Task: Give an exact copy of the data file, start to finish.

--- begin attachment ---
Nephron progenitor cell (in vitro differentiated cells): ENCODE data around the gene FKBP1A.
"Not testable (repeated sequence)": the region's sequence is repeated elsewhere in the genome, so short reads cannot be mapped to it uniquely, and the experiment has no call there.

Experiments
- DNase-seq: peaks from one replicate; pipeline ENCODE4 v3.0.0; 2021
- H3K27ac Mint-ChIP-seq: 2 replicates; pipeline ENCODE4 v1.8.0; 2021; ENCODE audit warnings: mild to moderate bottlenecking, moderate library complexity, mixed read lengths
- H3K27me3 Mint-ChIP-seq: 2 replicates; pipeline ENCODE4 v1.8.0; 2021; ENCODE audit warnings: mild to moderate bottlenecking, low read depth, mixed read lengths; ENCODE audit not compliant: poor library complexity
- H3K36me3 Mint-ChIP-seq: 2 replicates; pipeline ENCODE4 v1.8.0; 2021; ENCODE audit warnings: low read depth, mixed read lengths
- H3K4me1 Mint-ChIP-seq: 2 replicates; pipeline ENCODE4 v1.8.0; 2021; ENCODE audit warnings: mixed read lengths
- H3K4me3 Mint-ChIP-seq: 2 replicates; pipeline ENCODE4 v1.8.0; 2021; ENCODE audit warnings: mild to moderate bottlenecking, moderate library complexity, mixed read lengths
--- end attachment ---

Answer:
Nephron progenitor cell (in vitro differentiated cells): ENCODE data around the gene FKBP1A.
"Not testable (repeated sequence)": the region's sequence is repeated elsewhere in the genome, so short reads cannot be mapped to it uniquely, and the experiment has no call there.

Experiments
- DNase-seq: peaks from one replicate; pipeline ENCODE4 v3.0.0; 2021
- H3K27ac Mint-ChIP-seq: 2 replicates; pipeline ENCODE4 v1.8.0; 2021; ENCODE audit warnings: mild to moderate bottlenecking, moderate library complexity, mixed read lengths
- H3K27me3 Mint-ChIP-seq: 2 replicates; pipeline ENCODE4 v1.8.0; 2021; ENCODE audit warnings: mild to moderate bottlenecking, low read depth, mixed read lengths; ENCODE audit not compliant: poor library complexity
- H3K36me3 Mint-ChIP-seq: 2 replicates; pipeline ENCODE4 v1.8.0; 2021; ENCODE audit warnings: low read depth, mixed read lengths
- H3K4me1 Mint-ChIP-seq: 2 replicates; pipeline ENCODE4 v1.8.0; 2021; ENCODE audit warnings: mixed read lengths
- H3K4me3 Mint-ChIP-seq: 2 replicates; pipeline ENCODE4 v1.8.0; 2021; ENCODE audit warnings: mild to moderate bottlenecking, moderate library complexity, mixed read lengths